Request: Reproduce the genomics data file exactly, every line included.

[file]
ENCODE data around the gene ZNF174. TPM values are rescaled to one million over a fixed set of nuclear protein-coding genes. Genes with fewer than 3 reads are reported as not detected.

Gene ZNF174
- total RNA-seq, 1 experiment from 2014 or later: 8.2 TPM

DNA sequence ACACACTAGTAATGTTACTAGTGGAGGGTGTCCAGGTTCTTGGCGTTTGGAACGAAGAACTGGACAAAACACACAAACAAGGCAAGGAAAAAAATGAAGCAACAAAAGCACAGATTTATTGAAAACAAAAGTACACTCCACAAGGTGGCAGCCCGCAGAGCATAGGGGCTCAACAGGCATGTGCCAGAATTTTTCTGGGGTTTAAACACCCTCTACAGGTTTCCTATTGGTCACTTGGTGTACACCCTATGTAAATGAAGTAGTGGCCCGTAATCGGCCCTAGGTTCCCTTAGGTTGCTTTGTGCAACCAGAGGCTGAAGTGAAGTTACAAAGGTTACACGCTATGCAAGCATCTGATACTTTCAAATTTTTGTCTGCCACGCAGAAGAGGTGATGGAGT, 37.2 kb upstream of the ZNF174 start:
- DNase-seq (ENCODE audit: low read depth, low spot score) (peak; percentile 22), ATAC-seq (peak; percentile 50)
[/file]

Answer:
ENCODE data around the gene ZNF174. TPM values are rescaled to one million over a fixed set of nuclear protein-coding genes. Genes with fewer than 3 reads are reported as not detected.

Gene ZNF174
- total RNA-seq, 1 experiment from 2014 or later: 8.2 TPM

DNA sequence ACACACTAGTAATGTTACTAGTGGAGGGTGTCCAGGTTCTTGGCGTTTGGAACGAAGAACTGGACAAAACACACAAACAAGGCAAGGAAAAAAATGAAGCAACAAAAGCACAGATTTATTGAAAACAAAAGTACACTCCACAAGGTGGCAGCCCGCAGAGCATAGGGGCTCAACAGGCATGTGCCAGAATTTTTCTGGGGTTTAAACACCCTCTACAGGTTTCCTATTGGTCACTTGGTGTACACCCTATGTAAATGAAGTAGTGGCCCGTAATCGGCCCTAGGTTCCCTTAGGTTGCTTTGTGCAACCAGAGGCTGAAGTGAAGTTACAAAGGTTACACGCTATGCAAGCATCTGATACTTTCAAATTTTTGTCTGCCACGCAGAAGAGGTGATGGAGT, 37.2 kb upstream of the ZNF174 start:
- DNase-seq (ENCODE audit: low read depth, low spot score) (peak; percentile 22), ATAC-seq (peak; percentile 50)